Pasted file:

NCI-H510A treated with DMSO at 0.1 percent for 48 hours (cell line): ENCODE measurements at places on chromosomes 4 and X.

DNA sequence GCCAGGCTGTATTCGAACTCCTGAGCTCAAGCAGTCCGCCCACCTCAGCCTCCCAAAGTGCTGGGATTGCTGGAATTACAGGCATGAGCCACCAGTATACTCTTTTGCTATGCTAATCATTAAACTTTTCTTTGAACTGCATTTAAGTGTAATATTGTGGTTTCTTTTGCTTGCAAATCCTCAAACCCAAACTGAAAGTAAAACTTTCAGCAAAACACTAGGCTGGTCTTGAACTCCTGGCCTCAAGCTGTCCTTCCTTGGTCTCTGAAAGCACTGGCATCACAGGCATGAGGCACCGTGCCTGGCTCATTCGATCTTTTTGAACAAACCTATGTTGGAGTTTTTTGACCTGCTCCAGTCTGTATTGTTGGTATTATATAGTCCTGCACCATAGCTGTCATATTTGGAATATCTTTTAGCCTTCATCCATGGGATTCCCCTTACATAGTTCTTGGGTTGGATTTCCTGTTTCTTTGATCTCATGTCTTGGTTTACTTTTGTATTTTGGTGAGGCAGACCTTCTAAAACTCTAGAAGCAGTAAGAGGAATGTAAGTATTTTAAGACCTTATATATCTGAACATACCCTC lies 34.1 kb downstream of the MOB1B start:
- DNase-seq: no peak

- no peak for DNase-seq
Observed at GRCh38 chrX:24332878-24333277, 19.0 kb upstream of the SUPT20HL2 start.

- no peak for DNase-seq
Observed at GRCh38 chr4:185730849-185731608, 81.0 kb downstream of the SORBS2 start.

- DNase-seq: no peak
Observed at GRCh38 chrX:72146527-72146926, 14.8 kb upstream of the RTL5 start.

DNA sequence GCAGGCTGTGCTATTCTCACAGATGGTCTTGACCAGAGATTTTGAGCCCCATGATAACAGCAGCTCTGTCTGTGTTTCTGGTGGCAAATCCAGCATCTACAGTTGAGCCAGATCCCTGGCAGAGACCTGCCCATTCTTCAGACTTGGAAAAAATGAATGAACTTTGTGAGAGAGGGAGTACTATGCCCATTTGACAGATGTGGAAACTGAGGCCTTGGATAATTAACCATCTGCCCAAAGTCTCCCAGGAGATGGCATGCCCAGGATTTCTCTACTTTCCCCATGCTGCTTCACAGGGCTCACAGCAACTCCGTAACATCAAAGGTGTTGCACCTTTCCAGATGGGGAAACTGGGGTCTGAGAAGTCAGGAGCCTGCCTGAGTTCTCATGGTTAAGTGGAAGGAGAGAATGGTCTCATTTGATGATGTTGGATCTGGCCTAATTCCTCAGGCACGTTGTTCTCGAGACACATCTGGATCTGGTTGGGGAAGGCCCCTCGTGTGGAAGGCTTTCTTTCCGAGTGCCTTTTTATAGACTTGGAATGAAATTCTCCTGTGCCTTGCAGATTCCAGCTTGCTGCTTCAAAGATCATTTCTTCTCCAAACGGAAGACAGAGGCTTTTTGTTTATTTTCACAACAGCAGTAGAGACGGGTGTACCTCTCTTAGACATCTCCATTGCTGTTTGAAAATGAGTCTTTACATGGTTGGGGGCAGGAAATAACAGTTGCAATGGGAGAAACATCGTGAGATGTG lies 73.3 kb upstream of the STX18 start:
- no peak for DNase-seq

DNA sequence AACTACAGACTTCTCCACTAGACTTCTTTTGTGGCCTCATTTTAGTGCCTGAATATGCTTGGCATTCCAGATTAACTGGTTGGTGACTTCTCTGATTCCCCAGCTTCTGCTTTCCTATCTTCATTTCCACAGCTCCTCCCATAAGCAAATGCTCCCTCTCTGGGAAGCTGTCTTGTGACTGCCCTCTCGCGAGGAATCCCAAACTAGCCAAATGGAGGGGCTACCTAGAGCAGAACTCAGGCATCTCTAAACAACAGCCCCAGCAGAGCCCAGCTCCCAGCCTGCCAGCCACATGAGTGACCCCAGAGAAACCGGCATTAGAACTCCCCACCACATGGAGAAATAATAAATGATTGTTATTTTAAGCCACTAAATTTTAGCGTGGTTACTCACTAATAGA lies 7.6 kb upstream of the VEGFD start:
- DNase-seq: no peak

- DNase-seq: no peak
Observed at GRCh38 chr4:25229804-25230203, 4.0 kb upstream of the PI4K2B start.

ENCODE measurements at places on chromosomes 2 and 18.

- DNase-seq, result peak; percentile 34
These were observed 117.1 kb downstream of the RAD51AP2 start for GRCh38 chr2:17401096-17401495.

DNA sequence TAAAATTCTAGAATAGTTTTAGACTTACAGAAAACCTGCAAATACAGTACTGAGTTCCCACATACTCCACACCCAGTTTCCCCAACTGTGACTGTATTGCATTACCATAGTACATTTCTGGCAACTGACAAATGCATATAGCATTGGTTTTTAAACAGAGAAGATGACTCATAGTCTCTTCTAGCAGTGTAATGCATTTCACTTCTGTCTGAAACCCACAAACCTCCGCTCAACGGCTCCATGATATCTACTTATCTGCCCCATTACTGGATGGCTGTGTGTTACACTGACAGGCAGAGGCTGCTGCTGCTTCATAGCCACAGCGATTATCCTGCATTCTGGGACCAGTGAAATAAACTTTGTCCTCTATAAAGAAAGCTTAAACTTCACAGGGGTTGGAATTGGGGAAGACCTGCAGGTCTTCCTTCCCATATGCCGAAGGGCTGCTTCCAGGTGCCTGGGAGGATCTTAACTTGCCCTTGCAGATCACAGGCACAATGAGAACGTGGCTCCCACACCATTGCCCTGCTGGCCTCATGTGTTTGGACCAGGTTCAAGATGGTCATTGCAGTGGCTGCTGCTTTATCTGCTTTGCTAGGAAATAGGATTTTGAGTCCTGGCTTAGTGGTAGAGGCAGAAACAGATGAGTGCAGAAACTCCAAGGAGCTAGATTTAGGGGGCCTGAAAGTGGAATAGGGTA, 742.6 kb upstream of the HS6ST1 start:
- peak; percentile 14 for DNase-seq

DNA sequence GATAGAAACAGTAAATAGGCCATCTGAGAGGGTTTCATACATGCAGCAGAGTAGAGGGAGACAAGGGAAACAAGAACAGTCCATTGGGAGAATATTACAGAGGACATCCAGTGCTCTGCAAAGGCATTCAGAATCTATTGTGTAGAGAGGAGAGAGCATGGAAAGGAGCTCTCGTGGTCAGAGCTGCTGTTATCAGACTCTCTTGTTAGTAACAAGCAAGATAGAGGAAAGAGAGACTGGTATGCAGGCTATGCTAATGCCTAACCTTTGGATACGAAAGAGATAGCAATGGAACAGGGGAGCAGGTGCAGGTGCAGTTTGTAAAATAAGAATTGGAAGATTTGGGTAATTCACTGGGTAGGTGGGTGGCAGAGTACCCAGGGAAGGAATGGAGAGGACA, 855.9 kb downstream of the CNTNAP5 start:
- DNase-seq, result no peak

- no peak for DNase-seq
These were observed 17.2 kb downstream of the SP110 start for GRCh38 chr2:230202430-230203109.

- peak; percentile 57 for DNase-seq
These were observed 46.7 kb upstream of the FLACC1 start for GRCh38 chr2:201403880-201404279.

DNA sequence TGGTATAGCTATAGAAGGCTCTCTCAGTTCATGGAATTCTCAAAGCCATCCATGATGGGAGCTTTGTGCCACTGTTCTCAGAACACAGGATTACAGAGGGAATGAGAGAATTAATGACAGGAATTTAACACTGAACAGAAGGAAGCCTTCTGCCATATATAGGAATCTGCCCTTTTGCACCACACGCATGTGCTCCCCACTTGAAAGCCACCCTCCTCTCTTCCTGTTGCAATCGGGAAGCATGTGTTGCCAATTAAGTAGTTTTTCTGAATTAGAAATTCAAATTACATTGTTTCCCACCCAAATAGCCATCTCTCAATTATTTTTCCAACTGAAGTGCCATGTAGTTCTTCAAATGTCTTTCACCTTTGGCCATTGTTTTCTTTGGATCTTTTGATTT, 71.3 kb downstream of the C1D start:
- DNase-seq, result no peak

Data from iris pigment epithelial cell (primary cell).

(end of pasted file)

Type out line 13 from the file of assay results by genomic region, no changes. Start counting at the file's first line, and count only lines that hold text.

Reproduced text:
- DNase-seq: no peak